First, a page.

If the economy has hit you and your wallet in recent years you may have reached out to your creditors and asked for forgiveness or reached a settlement on a portion or all of your debt. Be careful! That debt settlement may be taxable to you as income...
The IRS recognizes forgiven debt as income even if you have foreclosed on your home. It’s pretty brutal to think about a family that may have gone several months with reduced income due to a lost job or reduced hours. That leads to collection phone calls and all the stress that comes with it and eventually, the family loses the home to foreclosure...... then you get a tax bill!
Now the good news, only a portion of it is taxable. For instance, if you owe $250,000 and the bank sells the home for $100,000 then you only owe tax on the $150,000.
Congress, in 2007, did enact legislation that excludes up to $2 million in forgiven mortgage debt from taxes as long as the mortgage was for a primary residence. The exclusion is set to expire at the end of 2012. So, if you are going to lose your home to foreclosure—lose it before December 31, 2012.
To qualify for the exclusion you may need to notify the IRS that your forgiven debt was a foreclosure and may qualify for this exclusion.
Other forgiven debts that could be considered income include credit cards, student loans, and mortgages on investment properties. Also, if you have a second mortgage or home equity line of credit on your primary residence that was not used to improve or purchase your home then it will not be included in the exclusion. So, your vacation or your new business will keep your forgiven loan from being included in the loophole.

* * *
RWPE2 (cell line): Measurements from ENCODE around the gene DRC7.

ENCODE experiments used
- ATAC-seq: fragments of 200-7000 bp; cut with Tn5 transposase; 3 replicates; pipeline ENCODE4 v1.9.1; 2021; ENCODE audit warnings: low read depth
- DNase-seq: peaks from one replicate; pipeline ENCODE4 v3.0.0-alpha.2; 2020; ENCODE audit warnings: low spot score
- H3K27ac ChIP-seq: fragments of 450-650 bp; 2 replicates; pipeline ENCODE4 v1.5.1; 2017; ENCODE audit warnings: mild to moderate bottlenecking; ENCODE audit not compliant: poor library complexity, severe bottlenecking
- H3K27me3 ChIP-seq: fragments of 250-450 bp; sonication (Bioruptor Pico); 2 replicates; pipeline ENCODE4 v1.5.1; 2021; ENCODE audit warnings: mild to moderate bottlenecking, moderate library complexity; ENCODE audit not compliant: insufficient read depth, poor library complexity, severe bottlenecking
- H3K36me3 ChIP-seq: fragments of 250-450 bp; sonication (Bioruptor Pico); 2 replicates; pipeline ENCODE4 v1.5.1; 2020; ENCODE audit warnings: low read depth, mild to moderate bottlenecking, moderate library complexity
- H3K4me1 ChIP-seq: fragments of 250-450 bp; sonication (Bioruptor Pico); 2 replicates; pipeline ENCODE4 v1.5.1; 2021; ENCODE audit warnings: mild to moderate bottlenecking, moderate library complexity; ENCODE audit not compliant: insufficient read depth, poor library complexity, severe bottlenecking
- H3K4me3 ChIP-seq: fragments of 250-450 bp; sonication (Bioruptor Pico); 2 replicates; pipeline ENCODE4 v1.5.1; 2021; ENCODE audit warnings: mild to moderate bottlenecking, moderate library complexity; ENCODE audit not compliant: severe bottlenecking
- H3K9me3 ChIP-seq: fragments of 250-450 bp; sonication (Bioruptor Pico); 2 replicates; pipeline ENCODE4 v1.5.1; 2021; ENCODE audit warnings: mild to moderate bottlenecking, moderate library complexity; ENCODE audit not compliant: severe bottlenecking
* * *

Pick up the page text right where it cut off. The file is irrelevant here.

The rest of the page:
Although, I feel that if you have borrowed money then you owe it and you should do everything possible to make sure your creditor is repaid. You do have some options when it comes to the taxes and your debts.
Bankruptcy is an option and should be avoided at all costs, but in the event you do file your debt isn’t taxable as part of a bankruptcy proceeding. Also, if you can prove insolvency then you should be safe from the IRS.
Please consult with your local tax professional at Liberty Tax for assistance with your situation.
Disclaimer: Every effort has been taken to provide the most accurate and honest analysis of the tax information provided in this blog. Please use your discretion before making any decisions based on the information provided. This blog is not intended to be a substitute for seeking professional tax advice based on your individual needs.